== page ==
Article Updated August 2016

Recent Court Decision Affecting Onshore Applicants for Partner visas Please see above article on “compelling reasons”.

Previously, visa applicants had to satisfy the Department of Immigration and Border Protection that the compelling reasons existed at the time of making the visa application. A recent decision of the Full Court of the Federal Court of Australia held that there is no requirement that the applicant establish that the compelling reasons existed at the time of making the application, it is enough that compelling reasons exist at the time a decision is made on the application.

This is a significant decision. Substantially more applicants may be eligible for Onshore Partner visas if compelling reasons to grant the visa develop during the processing of the application (Currently approximately 12 months).

If you have applied for an Onshore Partner visa and are required to provide evidence of compelling reasons as to why you should be granted a Partner visa, please contact us.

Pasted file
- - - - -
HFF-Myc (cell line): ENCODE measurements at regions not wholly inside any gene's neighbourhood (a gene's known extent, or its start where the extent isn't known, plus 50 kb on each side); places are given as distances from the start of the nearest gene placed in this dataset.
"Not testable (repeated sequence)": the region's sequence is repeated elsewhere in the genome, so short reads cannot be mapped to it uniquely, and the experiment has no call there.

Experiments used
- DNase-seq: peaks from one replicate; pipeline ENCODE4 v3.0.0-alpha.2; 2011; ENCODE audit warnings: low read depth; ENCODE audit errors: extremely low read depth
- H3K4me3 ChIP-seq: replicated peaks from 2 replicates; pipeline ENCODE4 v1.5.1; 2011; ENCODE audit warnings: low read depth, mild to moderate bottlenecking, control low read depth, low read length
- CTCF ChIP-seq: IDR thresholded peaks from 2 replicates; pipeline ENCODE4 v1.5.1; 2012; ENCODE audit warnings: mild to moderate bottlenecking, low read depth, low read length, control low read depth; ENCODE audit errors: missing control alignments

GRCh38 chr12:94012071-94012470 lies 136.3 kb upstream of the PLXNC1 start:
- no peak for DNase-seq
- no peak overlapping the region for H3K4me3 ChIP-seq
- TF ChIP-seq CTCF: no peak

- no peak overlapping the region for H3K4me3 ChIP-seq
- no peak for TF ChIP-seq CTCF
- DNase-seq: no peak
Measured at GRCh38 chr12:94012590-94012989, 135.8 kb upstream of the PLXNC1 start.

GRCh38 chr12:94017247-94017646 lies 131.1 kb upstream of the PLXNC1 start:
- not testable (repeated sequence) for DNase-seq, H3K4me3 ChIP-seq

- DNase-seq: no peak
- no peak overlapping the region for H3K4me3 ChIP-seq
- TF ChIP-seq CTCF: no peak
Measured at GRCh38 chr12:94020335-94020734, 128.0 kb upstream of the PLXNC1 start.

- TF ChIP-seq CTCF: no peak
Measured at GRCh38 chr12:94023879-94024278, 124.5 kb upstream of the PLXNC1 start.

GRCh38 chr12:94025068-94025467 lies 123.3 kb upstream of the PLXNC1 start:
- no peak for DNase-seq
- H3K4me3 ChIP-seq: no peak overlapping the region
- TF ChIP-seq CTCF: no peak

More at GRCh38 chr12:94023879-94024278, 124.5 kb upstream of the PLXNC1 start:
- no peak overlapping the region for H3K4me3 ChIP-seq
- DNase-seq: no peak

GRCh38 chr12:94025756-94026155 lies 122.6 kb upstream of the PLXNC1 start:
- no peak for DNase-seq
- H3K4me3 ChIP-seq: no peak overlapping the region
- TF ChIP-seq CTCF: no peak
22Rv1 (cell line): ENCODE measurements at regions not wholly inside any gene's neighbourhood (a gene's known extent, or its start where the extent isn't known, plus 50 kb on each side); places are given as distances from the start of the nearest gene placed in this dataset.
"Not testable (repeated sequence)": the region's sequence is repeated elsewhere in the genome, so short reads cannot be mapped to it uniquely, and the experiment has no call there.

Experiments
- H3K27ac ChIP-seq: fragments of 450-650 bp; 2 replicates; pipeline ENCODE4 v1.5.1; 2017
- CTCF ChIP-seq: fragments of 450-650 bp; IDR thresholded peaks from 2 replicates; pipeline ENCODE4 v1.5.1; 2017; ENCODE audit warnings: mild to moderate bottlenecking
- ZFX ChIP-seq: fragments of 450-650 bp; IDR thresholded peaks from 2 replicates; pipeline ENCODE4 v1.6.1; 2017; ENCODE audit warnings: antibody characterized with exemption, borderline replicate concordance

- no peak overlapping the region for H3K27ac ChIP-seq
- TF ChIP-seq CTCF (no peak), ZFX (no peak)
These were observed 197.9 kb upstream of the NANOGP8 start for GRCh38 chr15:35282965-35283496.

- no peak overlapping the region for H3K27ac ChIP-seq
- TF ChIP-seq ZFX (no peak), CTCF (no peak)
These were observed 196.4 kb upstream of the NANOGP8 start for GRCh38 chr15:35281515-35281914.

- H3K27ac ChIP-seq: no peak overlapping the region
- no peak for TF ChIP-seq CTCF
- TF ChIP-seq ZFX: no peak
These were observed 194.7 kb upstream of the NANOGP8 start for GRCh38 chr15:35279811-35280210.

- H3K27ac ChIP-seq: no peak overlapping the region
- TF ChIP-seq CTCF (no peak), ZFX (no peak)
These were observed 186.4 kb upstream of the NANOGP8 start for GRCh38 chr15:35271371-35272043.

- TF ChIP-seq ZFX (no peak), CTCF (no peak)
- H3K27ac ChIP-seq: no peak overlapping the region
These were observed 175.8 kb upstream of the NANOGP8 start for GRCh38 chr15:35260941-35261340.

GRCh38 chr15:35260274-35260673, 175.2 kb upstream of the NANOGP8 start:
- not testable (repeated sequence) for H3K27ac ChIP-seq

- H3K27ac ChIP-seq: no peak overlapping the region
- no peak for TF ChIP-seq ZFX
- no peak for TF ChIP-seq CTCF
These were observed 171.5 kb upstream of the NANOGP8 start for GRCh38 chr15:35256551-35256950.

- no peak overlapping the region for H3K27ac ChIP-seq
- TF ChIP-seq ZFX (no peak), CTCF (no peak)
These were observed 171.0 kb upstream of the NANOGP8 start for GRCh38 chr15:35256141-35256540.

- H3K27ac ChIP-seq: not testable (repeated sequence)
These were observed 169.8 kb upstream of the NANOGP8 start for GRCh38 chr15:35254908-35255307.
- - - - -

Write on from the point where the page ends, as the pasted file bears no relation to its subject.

Article Updated August 2016

Romantic Love not Mandatory requirement for Partner Relationship

In the decision of Minister for Immigration and Border Protection v Angkawijaya [2016] FCAFC 5 (29 January 2016), the full court of the Federal Court of Australia (“the Court”) found that romantic love and affection are not mandatory requirements that must exist between a couple in order for the couple to be in a genuine relationship.

The Court found that a couple may have a commitment to each other to a shared life together as partners in absence of emotional or romantic love.

The Court held that the Administrative Appeals Tribunal had erred by finding that a couple could not have a genuine mutual commitment to a shared life together unless “romantic love” was present. The Court held this is not reflected in the Migration Act or Migration Regulations.

However, this does not mean that a “carer” relationship in exchange for financial or material support will necessarily be regarded as a genuine partner relationship.

There is no hard and fast rule. Each case will turn on its own facts.

Article Uploaded 24 February 2016.

 

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08 9228 0300
Fax:
08 9228 0777
Email:
mail@rothsteinlawyers.com